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I'm currently having a bit of trouble with arrays of structs (specifically, my array is so big that it takes up seven megabytes of memory), and I'm beginning to question whether I really need to declare all the structs at one time and hog the memory like that, rather than increment it proportionally as new structs are needed (the program reads stuff from a file, and I store the data from the file in the structs; but the number of things it needs to read from the file is unpredictable). What alternative can I use so that the program can refer to individual, unique structs, but doesn't need the exact number of structs in advance?

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Dynamic allocation with malloc and realloc? (Don't forget free, then.) – Daniel Fischer May 27 '12 at 22:36
up vote 2 down vote accepted

Linked lists? Or any other more advanced data structures, depending on your purpose, but in any case some reading seems to be in order :) Or if you're doing C++, just use std::list.

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Two ways come up to my mind:

  • a reallocable array (which could be of structs or pointer to structs), you would need functions to check if you are going outside bounds and realloc the whole array in case (with realloc)
  • a linked list of structs, grows automatically when needed, insertion and deletion are constant but you won't have fast random access indexing of the elements

for the linked list solution you would just need another struct

struct node
  struct node *prev; // if you want it double linked
  struct node *next;
  struct data data;

Which one to choose mainly depends on the frequency with which new items must be added to the data structure, if it is done in batch then reallocing would be quite efficient, otherwise you'll do many reallocs (you can always use an approach similar to the one used for hashmaps and increment it always by a big amount, eg by doubling the capacity). If you need fast random access forget about linked lists.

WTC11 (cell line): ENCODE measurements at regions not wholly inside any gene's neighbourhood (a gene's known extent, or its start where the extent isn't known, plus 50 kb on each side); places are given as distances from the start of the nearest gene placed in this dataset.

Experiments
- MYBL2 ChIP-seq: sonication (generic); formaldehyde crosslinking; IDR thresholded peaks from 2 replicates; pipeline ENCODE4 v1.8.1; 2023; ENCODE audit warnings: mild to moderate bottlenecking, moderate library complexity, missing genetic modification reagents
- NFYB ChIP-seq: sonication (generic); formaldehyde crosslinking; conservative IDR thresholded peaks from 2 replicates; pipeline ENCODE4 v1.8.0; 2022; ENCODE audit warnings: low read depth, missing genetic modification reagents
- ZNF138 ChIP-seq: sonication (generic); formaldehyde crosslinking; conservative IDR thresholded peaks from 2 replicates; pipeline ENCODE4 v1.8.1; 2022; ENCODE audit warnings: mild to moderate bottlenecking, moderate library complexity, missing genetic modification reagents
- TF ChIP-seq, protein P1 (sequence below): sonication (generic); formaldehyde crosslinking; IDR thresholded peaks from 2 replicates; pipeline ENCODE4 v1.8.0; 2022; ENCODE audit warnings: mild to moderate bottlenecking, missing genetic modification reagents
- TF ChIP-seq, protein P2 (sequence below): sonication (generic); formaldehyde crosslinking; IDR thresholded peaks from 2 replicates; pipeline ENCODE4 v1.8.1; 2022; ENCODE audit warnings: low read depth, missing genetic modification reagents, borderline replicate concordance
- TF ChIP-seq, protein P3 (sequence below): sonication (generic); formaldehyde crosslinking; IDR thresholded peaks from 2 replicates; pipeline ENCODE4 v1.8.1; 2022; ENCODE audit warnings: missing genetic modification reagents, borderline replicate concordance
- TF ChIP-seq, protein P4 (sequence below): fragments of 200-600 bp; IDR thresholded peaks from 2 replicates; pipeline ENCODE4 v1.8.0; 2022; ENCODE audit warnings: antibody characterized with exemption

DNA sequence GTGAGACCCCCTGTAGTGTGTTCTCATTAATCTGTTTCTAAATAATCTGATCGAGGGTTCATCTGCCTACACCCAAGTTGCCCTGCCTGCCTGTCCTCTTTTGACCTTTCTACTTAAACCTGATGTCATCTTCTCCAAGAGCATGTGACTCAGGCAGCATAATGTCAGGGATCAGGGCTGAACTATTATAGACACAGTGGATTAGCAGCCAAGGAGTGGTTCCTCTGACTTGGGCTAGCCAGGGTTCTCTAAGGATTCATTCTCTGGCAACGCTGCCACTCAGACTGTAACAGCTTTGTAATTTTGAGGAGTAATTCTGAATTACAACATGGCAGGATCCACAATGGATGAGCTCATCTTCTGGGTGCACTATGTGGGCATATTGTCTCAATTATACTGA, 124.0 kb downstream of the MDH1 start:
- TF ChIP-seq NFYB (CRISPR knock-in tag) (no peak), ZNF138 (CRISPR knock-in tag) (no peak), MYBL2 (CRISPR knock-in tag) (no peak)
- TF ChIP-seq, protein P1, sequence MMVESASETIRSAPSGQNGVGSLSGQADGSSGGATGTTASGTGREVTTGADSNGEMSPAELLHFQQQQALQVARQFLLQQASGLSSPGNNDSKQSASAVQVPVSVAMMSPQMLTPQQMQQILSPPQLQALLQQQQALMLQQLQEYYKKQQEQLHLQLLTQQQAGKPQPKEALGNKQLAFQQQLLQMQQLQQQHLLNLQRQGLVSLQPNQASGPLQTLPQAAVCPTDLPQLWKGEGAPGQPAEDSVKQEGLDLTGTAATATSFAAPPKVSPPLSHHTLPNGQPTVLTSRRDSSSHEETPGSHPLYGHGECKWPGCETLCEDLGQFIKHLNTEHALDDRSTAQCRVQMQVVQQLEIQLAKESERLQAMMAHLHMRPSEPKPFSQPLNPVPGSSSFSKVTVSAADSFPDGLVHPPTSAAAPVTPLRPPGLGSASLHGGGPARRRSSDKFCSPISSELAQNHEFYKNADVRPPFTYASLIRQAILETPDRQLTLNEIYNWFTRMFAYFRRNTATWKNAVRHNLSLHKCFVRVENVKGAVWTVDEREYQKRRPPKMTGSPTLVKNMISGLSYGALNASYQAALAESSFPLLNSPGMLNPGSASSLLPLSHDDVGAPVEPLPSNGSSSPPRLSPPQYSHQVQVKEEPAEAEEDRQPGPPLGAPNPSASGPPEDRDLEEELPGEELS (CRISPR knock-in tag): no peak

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Okay, this is great! I'll probably use this. But what's fast "random" access? – mszegedy May 28 '12 at 6:16
random access is when you need to access elements at specified indices instead that accessing them sequentially (eg. in a loop). If you need to access elements data[4], data[11] and so on many times then linked lists are not the solution for you. – Jack May 28 '12 at 14:03

You can use a union instead of a strust; it is much more memory efficient and does not hog memory like a struct does.

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-1: A struct holds a number of sub-elements (in the order specified, perhaps with some padding between them). A union holds just one of a set of sub-elements (and you must remember which one you last stored). In general they are not interchangeable. – mlp May 28 '12 at 5:45

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